For a second, nothing else in the world was important. But soon, I was back in the world, running down to the village, dying to see people again.

It was already lunch. Nobody welcomed me or blocked me at the entrance. I saw a few villagers preparing food in their yards, but most doors were closed. Sadly this was the low season for tea plantations with most customers waiting to taste their first Longjing in mid-March.

The average price for a meal in a tea farmer's tea house is about 30 yuan (US$4) a person. Most farmers also sell Longjing tea. The old area is more intriguing for first-time visitors with tea performances, large tea pans and traditional architecture. The new area is quieter, a nice chilling-out place for visitors.

Longjing (Dragon Well) Tea




Longjing tea is one of the most famous and expensive of all Chinese teas, with a history going back 1,200 years. It is planted in Hangzhou and two other cities in Zhejiang province, but Longjing tea from the West Lake area is recognized as the best.

Every year, Longjing tea farmers start picking tea leaves in mid-March, the so-called Ming Qian Cha, tea before the traditional Qingming Festival (around April 5). Also known as "soft gold," Ming Qian Cha is the best of all Longjing tea, with a market price around 2,000-3,000 yuan for 500 grams.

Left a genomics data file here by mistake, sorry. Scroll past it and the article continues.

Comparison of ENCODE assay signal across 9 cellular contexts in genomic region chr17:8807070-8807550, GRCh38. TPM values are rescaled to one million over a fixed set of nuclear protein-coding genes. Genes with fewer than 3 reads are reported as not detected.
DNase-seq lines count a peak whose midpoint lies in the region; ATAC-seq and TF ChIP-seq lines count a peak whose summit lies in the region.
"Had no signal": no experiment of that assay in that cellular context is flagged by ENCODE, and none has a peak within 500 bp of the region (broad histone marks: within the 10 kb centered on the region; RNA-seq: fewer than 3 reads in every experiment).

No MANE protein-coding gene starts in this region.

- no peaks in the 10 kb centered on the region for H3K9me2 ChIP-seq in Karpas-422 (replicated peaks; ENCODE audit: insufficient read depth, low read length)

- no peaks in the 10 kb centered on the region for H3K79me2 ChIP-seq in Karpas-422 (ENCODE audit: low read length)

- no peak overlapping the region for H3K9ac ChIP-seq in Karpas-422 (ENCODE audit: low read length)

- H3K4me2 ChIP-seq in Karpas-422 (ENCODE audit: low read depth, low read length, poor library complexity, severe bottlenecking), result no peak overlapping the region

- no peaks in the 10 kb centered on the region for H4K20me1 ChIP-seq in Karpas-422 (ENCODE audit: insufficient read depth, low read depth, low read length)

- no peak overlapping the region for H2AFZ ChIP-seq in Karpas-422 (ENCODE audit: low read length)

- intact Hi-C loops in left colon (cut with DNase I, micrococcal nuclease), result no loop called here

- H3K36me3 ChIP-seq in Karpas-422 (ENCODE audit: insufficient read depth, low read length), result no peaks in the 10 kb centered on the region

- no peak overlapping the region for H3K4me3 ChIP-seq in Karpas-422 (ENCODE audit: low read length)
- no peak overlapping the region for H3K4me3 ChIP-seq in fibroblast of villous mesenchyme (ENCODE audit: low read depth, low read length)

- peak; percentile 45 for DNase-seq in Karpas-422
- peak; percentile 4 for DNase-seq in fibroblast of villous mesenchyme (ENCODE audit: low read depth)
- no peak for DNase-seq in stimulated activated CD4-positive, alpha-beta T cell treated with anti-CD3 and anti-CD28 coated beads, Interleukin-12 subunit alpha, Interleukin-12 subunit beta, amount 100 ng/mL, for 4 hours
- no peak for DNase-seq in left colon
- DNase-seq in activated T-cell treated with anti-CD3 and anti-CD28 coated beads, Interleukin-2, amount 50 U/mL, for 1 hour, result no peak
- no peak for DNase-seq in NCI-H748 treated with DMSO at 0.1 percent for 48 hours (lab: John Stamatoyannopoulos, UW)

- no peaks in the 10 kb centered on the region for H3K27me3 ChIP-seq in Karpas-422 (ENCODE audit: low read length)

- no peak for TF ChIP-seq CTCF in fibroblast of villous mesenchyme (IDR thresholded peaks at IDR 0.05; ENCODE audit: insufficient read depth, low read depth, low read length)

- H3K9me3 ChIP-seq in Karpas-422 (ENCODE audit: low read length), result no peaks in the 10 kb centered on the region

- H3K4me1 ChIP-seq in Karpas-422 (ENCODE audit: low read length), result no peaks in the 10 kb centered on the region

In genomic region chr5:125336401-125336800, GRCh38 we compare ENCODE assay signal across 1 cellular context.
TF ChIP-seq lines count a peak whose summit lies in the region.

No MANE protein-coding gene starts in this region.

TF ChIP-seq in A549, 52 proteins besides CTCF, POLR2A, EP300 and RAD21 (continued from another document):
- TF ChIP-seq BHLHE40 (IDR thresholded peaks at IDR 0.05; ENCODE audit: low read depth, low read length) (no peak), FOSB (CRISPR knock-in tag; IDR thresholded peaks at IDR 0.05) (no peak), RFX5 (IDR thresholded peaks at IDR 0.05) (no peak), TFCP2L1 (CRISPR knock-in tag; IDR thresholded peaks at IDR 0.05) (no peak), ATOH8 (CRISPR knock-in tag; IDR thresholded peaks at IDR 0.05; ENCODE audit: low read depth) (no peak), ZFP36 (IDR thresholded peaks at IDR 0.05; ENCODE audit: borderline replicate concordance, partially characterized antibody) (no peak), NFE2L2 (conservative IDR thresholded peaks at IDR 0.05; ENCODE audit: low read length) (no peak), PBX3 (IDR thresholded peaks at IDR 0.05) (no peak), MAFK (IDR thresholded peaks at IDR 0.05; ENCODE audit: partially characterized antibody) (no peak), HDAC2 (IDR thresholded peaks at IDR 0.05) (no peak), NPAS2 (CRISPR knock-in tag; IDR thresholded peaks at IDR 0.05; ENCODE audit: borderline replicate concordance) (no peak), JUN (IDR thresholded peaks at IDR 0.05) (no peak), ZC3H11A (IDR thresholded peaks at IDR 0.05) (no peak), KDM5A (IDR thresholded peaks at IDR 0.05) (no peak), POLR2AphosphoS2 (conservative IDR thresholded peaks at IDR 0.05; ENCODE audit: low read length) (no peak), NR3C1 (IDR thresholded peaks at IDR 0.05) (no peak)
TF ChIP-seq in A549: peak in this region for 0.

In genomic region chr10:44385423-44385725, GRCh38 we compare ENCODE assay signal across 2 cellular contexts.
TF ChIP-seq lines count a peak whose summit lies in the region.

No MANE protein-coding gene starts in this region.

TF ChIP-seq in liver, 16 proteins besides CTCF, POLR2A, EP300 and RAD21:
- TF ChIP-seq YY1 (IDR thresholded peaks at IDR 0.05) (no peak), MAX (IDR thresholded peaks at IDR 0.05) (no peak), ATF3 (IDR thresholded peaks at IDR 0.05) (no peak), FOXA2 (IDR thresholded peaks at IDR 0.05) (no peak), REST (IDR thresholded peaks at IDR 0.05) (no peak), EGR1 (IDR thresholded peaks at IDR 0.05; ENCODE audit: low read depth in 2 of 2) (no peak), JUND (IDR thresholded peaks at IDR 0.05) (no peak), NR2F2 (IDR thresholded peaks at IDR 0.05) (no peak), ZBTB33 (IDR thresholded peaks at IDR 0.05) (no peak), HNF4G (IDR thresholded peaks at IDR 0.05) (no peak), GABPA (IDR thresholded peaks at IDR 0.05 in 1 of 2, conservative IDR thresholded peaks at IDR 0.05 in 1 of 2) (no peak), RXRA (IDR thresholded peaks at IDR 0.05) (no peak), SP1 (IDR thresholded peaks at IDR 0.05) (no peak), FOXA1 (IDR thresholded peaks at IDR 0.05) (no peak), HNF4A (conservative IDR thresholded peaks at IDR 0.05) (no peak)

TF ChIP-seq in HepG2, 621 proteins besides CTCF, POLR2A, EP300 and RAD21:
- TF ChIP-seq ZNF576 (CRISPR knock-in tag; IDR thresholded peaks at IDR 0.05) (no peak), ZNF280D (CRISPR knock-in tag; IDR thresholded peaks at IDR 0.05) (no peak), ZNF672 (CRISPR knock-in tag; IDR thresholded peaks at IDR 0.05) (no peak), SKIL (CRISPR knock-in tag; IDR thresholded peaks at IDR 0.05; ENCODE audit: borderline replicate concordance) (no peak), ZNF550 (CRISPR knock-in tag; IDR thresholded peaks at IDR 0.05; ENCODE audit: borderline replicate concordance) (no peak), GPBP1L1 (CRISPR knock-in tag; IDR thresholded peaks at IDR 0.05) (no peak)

But very few tea leaves are mature by the Qingming Festival, and the next tea picking season is around April 20, when it starts to rain more frequently. This produces the second best Longjing tea and is called Yu Qian Cha, literally meaning tea before the rain. It costs about 1,000 yuan for good-quality Yu Qian Cha.

Tea leaves picked after that are priced at around 80 to 500 yuan.

In the old days, people graded Longjing tea leaves according to the plantation. The top five plantations in Hangzhou are: Lion (Lion Hill/ Shifeng); Dragon (Dragon Well/Longjing); Cloud (Cloud Rest/Yunxi); Tiger (Tiger Running/Hupao); and Peach Blossom (Meijiawu). Mejiawu village is much younger than the other four, but has made a lot of progress since the early 20th century.

Now the quality of tea leaves from the five plantations is very close and they are all categorized as WestLake Longjing.

Early tale about tea picking





In ancient China, Ming Qian Cha (Dragon Well tea before the Qingming Festival) is also called Nu Er Hong, which literally means girl's red. This top-grade tea had to be picked by unmarried girls using their lips instead of hands to prevent marking the leaves with their fingernails.

And the tea leaves had to be placed in a special basket immediately because the body temperature could turn the green leaves red.

How to get there

You can take a bullet train from Shanghai South Railway Station to Hangzhou - it only takes 78 minutes. Or drive yourself via the A8 Expressway which takes about two hours.

After arriving in Hangzhou, you can take the transit buses K837, Y4, K658 or K324 to the Meijiawu Tea Village.